Truth be told, the Bench then acknowledges in the next para that, "P.W. 1 stated he received secret information with regard to two persons carrying counterfeit currency notes from Malda to NTPC at 6 p.m. and proceeded to work out the information. He went to the local police station and obtained police assistance. Then he proceeded to Township More and apprehended the accused persons. Entire operation continued from 7 p.m. to 11 p.m. But P.W. 5 claimed they conducted raid at 8.10 p.m. This minor variation with regard to time of commencement of raid is of little consequence when the witnesses are ad idem on the search and seizure of FICNs from the appellant. Thus, I am of the view the evidence of the official witnesses have proved the prosecution case."

It cannot be lost on us that the Bench then explicitly observes that, "It is contended independent witnesses P.Ws. 4 and 8 have not supported the case. Both of them appear to have been won over and stated in a parrot-like manner they had signed the seizure list in the police station. Falsehood in their deposition was clearly exposed when they were confronted with their earlier statements to the police. P.W. 7 categorically stated that the local witnesses had signed the seizure list at the place of occurrence."

Most significantly, what forms the root of this notable judgment is then stated wherein it is held that, "It is settled law if the evidence of the official witnesses are clear, convincing and inspire confidence, lack of support from the independent witnesses who have been won over and had turned hostile would not make a dent in the prosecution case. Hence, I am of the opinion, seizure of counterfeit notes suspected to be forged valued at Rs. 8 lakhs from the appellant and Rs. 2 lakh from the juvenile accused has been proved."

Be it noted, the Bench then mentions that, "P.Ws. 9 and 10 are the investigating officers of the case. PW 9 was the first investigating officer. He visited the place of occurrence and prepared rough sketch map with index Exhibit 5 and 5/1. He took steps to send the FICN at Salboni Mint for examination. Thereafter he handed over the case to IC Baisnabnagar P.S."

Furthermore, the Bench then observes that, "P.W. 8 collected the report from Salboni Mint and submitted charge sheet. Report from Salboni Mint has been proved as Exhibit 3. Evidence of the investigating officers clearly establish the chain of custody between the counterfeit currency notes which were seized from the possession of the appellant and those examined at Salboni Mint. Exhibit 3 proves the seized notes are counterfeit."

As we see, the Bench then remarks that, "Lastly, it is argued ingredients of offence under section 489B IPC have not been proved. Prosecution evidence clearly shows that the appellant and the co-accused was apprehended in front of a tailor shop while carry counterfeit currency notes totaling to Rs 10 lakhs."

It is worth noting that the Bench then notes that, "When the appellant was found carrying a large volume of FICNs in a public place and he is unable to give any explanation for the said possession, one can safely held the appellant was knowingly trafficking in counterfeit currency notes. Section 489B of the Indian Penal Code makes selling, buying, receiving or trafficking in counterfeit currency notes culpable. In this regard, it may be apposite to refer to the charge framed against the appellant under section 489B of the Indian Penal Code which reads as follows:-

"that you on 4.11.2014 at township More on NH 34, under Baisnabnagar PS Dist Malda attempted to use/traffic forged or counterfeit Indian currency notes of Rs. 9,76,000/- of denomination of Rs. 1,000/- each (976 pieces) and Rs. 24,000/- of denomination of Rs. 500/- each (48 pieces) and totaling Rs 10,00,000/- knowing the same to be counterfeit and as per seizure list dated 4.11.2014, a copy of which was served to you, knowing the same to be forged or counterfeit.""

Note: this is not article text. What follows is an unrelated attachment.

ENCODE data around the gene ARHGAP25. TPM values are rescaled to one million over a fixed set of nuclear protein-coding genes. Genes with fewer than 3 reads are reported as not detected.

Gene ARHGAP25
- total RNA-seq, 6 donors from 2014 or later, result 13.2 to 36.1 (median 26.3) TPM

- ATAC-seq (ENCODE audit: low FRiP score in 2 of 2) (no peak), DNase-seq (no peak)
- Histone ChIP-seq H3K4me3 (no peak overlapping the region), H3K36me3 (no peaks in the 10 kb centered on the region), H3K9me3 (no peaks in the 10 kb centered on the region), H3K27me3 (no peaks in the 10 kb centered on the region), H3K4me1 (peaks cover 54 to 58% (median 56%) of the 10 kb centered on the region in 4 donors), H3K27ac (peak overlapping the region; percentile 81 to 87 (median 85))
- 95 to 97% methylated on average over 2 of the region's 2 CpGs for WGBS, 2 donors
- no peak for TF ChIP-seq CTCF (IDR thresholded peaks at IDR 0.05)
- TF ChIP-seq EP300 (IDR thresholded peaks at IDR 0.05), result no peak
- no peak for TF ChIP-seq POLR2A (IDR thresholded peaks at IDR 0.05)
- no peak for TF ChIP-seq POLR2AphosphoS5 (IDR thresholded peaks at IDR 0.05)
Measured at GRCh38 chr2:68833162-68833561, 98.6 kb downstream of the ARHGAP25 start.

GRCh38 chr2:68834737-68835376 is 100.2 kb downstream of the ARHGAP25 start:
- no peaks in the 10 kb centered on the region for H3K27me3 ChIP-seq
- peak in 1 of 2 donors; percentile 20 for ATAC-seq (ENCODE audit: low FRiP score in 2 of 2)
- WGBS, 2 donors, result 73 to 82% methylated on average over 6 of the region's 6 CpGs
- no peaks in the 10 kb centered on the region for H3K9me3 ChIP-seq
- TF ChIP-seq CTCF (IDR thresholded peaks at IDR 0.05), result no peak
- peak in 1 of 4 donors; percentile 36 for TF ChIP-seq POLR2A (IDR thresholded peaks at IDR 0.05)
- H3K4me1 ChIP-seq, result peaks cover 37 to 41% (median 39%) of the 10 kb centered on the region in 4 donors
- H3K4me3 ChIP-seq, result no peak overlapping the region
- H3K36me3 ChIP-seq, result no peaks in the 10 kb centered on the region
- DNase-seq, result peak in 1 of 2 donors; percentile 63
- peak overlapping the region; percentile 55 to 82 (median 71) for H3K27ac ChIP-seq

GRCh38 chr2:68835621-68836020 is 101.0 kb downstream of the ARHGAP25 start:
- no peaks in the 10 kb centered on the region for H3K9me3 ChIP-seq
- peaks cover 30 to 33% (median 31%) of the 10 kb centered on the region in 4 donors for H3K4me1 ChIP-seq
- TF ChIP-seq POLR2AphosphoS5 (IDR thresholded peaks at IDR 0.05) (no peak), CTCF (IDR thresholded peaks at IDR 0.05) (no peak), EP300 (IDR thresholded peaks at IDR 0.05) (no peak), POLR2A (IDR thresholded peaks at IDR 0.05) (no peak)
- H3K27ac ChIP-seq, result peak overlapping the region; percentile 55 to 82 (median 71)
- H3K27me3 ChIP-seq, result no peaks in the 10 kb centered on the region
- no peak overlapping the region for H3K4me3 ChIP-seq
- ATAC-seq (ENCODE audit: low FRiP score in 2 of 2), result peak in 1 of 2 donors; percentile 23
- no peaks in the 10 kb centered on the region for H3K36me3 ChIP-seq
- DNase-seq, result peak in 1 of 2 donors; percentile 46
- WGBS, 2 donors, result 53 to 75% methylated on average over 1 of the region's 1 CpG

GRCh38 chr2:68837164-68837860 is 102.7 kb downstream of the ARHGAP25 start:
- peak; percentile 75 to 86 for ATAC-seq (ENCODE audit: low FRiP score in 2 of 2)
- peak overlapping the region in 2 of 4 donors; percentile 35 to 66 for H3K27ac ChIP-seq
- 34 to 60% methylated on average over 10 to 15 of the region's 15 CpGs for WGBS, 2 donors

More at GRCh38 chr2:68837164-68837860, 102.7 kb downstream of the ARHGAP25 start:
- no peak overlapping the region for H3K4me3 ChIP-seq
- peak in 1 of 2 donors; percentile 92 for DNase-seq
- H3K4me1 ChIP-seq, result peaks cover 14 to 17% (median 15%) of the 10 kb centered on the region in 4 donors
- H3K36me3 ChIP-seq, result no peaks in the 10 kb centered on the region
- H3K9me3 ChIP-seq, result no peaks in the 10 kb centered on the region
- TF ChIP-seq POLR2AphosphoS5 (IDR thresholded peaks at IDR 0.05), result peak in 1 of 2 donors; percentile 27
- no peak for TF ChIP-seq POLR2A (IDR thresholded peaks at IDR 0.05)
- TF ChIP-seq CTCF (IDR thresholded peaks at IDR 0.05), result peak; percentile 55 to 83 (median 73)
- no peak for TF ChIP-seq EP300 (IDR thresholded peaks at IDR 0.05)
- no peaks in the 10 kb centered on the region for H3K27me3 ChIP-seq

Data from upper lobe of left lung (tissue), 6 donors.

Quite naturally, the Bench then distinguishably holds that, "Plain reading of the aforesaid charge shows the prosecution had put the appellant on notice that he was being accused of "attempt to sell/trafficking" in counterfeit notes. As discussed above, evidence on record unequivocally shows the appellant and co-accused were apprehended while carrying a large volume of counterfeit notes in a public place. Thus, transportation of counterfeit notes by the appellant is clearly established. Facts of the instant case are clearly distinguishable from that in Hoda Sk. vs. State of West Bengal 2020 SCC OnLine Cal 1478. In that case, no charge for trafficking of counterfeit notes had been framed by the trial court and on such premise this court was of the view the conviction under section 489B IPC on the score of trafficking could not be upheld. On the other hand, in the present case appellant had been charged of trafficking in counterfeit currency notes. Thus, conviction of the appellant under section 489B IPC does not call for interference."

As a corollary, the Bench then holds that, "In the light of the aforesaid discussion, conviction and sentence of the appellant is upheld. Appeal is accordingly dismissed."

 Needless to say, the Bench then stipulates that, "Period of detention suffered by the appellant during investigation, enquiry and trial shall be set off from the substantive sentence imposed upon the appellant in terms of Section 428 of the Code of Criminal Procedure."

What’s more, the Bench then observes that, "Copy of the judgment along with Lower Court Records be sent down to the trial court at once for necessary compliance."

Finally, the Bench then concludes by holding that, "Urgent Photostat Certified copy of this order, if applied for, be supplied expeditiously after complying with all necessary legal formalities. I agree."

In summary, the Calcutta High Court Bench comprising of Justice Biyas Pattanayak and Justice Joymala Bagchi of Calcutta High Court has clearly maintained that if the evidence of official witnesses inspire confidence then lack of corroboration by hostile independent witnesses will not affect the prosecution case. All the courts must always adhere to what the Calcutta High Court has laid down in similar such cases. No denying it!